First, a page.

Date of Award


Document Type


Degree Name

Doctor of Education (EdD)


Teaching & Learning


Learning disabled adolescents are expected to demonstrate more effective use of written expression as they cope with increased curricular demands at the secondary level. To compound the problem, repeated failures have helped develop strong negative affect toward school and the writing process.

Statement of the Problem ·-----·---·-----·-·----------This study was designed to teach writing and self-monitoring skills to learning disabled eighth graders. Time for practice was provided, and the effectiveness of the procedure was evaluated.

Methods and Procedures ----------·--------- Unlike other studies, this study did not compare the learning disabled with non-learning disabled; instead, using appropriate statistical technique, student performances over different time blocks were compared whereby students became their own controls.

Eleven learning disabled eighth graders participated in the yearlong study. In a self-contained classroom setting, the learning disabilities teacher used materials designed and written by the researcher. Strategies in capitalization, punctuation, sentence formation, error correction, and se1f-monitoring were introduced and practiced.

Pretest and posttest measures as well as weekly evaluations of student writing documented performance. Spelling errors remained unmarked but were recorded. Student journals, classroom observations, and teacher interviews provided evidence of student affect. Data collected were submitted to qualitative and statistical analytical treatments.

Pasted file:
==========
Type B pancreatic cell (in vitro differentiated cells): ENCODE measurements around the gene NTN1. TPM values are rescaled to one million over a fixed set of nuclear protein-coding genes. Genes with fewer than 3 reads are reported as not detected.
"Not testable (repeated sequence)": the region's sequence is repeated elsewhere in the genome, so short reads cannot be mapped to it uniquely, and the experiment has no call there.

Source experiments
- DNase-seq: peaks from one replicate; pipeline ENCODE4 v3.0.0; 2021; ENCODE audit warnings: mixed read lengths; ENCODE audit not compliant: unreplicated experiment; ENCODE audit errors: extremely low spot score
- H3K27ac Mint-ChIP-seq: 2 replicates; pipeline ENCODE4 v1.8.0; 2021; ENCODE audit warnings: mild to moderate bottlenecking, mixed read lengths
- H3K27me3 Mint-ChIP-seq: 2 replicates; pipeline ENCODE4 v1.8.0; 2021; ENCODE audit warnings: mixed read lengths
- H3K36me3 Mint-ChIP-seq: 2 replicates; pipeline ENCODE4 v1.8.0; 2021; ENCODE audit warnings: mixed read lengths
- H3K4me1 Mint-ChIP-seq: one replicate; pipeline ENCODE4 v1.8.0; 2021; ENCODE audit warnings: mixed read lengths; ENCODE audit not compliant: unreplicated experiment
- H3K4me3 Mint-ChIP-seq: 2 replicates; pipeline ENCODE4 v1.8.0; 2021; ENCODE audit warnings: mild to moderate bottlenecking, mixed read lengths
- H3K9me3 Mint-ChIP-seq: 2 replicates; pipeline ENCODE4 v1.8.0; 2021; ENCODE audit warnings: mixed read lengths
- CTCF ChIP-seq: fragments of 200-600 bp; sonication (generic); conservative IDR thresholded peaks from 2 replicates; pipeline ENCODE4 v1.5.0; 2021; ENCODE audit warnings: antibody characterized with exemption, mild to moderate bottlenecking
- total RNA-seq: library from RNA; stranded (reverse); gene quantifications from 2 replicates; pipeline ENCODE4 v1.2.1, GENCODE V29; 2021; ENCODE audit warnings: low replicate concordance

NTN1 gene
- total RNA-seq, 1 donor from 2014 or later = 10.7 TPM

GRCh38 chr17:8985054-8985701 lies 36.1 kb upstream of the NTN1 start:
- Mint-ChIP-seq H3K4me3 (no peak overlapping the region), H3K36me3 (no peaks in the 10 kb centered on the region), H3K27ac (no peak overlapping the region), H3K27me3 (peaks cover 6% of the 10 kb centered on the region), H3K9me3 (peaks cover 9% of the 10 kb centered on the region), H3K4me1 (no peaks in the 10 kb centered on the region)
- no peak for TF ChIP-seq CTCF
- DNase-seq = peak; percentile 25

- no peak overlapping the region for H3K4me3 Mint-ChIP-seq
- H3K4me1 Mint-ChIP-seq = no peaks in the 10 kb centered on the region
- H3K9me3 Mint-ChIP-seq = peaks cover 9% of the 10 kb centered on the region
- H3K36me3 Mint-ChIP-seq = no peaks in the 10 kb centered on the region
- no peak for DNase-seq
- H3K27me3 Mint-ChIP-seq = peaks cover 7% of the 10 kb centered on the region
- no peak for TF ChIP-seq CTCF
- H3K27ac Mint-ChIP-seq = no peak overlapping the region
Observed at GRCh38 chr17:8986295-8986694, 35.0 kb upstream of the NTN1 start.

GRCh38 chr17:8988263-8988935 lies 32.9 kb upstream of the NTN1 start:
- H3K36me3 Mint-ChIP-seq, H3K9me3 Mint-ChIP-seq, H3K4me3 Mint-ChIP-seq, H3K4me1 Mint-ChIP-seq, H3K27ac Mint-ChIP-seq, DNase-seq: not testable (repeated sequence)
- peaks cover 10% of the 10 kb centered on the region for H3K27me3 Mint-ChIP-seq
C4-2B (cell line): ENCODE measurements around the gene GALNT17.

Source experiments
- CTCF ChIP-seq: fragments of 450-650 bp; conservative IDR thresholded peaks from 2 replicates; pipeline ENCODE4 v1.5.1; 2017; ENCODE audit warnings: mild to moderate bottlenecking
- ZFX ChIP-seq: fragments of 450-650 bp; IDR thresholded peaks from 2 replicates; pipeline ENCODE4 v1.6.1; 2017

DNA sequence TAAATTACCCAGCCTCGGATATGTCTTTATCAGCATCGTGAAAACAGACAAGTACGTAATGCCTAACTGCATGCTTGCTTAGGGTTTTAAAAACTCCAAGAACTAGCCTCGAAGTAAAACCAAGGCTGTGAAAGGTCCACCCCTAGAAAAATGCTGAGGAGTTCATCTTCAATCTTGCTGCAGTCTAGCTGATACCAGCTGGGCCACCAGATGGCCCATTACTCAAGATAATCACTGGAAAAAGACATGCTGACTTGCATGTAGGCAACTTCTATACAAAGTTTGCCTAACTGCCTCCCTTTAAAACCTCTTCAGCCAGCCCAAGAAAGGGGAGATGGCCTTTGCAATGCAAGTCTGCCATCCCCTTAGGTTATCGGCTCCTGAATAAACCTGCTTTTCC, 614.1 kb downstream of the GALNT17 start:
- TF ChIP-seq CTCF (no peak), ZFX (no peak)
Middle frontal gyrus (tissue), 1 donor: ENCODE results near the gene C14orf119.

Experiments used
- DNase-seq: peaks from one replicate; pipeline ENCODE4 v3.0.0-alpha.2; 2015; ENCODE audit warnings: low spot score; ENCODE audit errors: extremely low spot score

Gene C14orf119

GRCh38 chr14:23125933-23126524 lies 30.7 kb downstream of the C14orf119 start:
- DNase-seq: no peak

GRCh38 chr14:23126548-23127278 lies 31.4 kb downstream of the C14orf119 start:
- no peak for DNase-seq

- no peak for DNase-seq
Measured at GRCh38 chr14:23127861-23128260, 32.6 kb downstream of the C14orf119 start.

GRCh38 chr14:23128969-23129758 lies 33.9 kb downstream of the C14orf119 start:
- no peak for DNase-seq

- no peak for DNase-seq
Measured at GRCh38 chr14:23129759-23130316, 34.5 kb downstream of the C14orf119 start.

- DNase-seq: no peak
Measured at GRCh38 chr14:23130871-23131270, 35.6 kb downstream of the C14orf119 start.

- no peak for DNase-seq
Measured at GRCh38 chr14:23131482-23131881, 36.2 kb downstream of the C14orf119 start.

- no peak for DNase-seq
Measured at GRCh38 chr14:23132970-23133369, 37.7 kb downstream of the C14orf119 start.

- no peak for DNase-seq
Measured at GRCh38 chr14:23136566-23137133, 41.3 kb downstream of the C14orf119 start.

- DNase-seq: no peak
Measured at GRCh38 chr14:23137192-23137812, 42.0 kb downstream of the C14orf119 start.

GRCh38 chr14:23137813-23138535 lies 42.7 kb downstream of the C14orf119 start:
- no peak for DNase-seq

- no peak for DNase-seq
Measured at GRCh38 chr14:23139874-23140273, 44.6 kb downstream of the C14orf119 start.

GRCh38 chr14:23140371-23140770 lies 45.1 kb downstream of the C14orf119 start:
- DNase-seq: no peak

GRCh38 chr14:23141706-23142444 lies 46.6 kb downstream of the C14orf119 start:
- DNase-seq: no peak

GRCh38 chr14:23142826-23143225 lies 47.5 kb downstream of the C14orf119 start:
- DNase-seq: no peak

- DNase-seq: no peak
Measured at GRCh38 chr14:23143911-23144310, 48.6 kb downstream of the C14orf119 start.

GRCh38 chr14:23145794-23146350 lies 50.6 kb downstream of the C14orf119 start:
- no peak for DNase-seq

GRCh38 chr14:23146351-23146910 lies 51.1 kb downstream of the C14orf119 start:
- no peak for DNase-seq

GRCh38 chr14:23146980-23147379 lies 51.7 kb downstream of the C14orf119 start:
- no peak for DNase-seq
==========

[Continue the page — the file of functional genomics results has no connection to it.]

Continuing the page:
Results: Significant improvements occurred in vocabulary, thematic maturity, and handwriting during the period of strategy instruction. Student written products revealed a significant reduction in total words as the number of strategies increased.

During the last five-week time block a significant increase in the total number of words written occurred. As self-monitoring strategies were practiced, a significant reduction in spelling errors was found.

Punctuation errors increased significantly as total words increased. Data revealed no significant main effects for capitalization or organization as total words increased. Overall the students were able to write more words with fewer errors as monitoring strategies were practiced.

Positive affect changes were evidenced in student journal entries, student written products, teacher observations, and interviews. Student behaviors demonstrated greater class participation, added eagerness in using written expression, and increased time on task.